Thursday, December 24, 2015

Should you turn off multifactor authentication before traveling overseas?

It's Christmastime, that time of the year when many folks take advantage of time away from work and school to travel. As a travel tip, the Australian government's online services website, myGov, put out a recommendation this week that made security professionals worldwide cringe.

Why do we cringe? My peers and I have spent the last couple of years promoting the use of two-factor authentication - a way of securing your accounts so that a stolen password is not enough for a criminal to break in.

Tuesday, December 22, 2015

An introduction to network packet analysis

I love that even more than most CTFs, the 2015 SANS Holiday Hack is designed to appeal to kids. My 12-year-old daughter has shown an interest in cybersecurity, so this turned into a great way to teach her a few things. Even better, most of the lessons were in response to her own questions.

I will publish a write-up of the entire challenge (or at least as far as I am able to complete it) in January once the contest concludes; in the meantime, the early challenge goals involve some network packet analysis. My tool of choice for packet analysis is Wireshark. To understand packet analysis though, it is useful to understand a little bit about how networks work.

Traditionally, network concepts are defined in terms of "layers." At each layer, one device talks to another, and each layer does not care what is happening at the other layers. Keep in mind that what follows is the simplified explanation I gave to my 12 year old; Microsoft describes things in more detail in a knowledge base article, and for even more education, Cisco has mountains of training and certifications available.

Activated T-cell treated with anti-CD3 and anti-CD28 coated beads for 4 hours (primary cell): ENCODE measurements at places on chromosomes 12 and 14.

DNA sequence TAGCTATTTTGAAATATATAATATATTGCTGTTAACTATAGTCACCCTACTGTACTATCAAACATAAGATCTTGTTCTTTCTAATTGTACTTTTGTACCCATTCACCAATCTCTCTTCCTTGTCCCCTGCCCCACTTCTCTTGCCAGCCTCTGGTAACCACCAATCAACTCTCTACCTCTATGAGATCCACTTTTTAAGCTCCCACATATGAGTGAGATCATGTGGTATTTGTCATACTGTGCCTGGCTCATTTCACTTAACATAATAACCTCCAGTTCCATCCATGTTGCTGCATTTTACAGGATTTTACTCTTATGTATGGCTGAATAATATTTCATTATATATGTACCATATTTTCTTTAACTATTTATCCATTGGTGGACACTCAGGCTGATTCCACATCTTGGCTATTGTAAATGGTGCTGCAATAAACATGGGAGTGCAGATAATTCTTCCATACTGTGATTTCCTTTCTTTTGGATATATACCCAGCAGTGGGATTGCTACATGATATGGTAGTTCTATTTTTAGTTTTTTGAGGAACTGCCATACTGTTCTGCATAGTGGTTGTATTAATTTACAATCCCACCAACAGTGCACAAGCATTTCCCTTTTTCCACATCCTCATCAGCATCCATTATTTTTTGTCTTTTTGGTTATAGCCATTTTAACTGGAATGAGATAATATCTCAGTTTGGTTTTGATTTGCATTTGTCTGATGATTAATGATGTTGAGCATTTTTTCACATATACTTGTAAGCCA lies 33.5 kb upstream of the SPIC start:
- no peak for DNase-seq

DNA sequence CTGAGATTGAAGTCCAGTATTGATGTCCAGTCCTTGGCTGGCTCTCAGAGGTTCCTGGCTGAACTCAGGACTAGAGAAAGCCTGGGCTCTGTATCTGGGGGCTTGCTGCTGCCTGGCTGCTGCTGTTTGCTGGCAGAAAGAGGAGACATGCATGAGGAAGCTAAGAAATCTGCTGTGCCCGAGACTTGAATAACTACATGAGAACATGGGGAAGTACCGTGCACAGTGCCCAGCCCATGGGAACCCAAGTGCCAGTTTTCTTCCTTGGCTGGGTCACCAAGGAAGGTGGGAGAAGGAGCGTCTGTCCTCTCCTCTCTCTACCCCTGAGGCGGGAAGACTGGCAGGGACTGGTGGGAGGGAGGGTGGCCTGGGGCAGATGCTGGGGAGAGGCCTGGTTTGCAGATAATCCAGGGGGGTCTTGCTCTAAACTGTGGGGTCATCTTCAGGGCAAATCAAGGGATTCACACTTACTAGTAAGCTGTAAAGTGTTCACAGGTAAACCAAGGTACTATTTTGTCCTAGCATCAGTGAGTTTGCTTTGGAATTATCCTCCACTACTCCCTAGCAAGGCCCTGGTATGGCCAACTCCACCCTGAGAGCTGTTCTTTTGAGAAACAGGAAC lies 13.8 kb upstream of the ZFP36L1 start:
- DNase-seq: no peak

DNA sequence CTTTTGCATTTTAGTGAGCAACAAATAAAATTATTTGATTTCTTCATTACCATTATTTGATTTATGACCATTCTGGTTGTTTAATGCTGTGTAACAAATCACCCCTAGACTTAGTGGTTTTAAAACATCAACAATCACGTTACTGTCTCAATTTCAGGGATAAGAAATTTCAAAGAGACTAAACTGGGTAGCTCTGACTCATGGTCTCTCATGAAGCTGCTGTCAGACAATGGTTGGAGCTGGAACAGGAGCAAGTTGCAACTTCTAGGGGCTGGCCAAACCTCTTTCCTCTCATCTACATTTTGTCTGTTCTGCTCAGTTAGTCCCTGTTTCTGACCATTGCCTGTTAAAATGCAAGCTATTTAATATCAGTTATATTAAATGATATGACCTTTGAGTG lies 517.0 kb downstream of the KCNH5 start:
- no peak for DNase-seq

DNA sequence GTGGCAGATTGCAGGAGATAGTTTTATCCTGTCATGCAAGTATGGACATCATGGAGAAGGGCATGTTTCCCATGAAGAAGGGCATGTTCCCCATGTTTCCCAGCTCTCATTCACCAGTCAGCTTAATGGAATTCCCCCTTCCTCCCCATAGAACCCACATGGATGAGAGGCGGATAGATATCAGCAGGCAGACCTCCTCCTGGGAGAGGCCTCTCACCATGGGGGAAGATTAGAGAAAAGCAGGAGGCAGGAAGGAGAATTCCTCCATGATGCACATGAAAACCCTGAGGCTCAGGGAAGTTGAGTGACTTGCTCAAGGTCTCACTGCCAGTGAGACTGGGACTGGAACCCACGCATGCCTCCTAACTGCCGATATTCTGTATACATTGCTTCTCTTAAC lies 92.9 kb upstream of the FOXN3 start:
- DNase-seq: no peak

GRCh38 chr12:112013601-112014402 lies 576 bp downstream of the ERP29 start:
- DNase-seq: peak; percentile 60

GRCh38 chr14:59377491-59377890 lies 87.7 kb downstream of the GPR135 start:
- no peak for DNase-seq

Photo credit: Luca Ghio (Wikimedia Commons)

Thursday, December 17, 2015

Your child's privacy is eroding

Internet-connected gadgets, aka mobile apps and the "Internet of Things," are all the rage right now. Home thermostats let me turn up the heat from my smartphone, or monitor my household electricity consumption in near-real-time. Networked door locks make it possible to give a friend or a service provider access to the home without giving them a key. Smart TVs with built-in streaming media apps reduce the complexity of a home theater.

There's a dark side though: Internet-connected means ... well ... Internet-connected. A device talking to a server on the Internet means a device talking to something I don't control, and thus means a degree of trust. The more sensitive the nature of that device, the more trust I must have in the provider.

When that device or service interacts with my kids, the required degree of trust is very high indeed.

Friday, December 11, 2015

Why did the Doubleclick ad network need client certificates?

Why did ad network Doubleclick ask for digital client authentication certificates?

For several hours December 8, Google's Doubleclick ad network requested client authentication certificates when browsing to web properties that contained Doubleclick advertising.

In the physical world, you often conduct business with others face-to-face. If you do not personally know someone, you might rely on a trusted third party to vouch for the person's identity. That trusted third party might be a mutual friend, or it might be a government office that issues identification documents (passports, driver's licenses, state identification cards, school IDs, and the like).

Digital authentication certificates are the online equivalent of an identification card, using mathematical encryption algorithms to ensure that only the proper owner of a certificate is able to use it.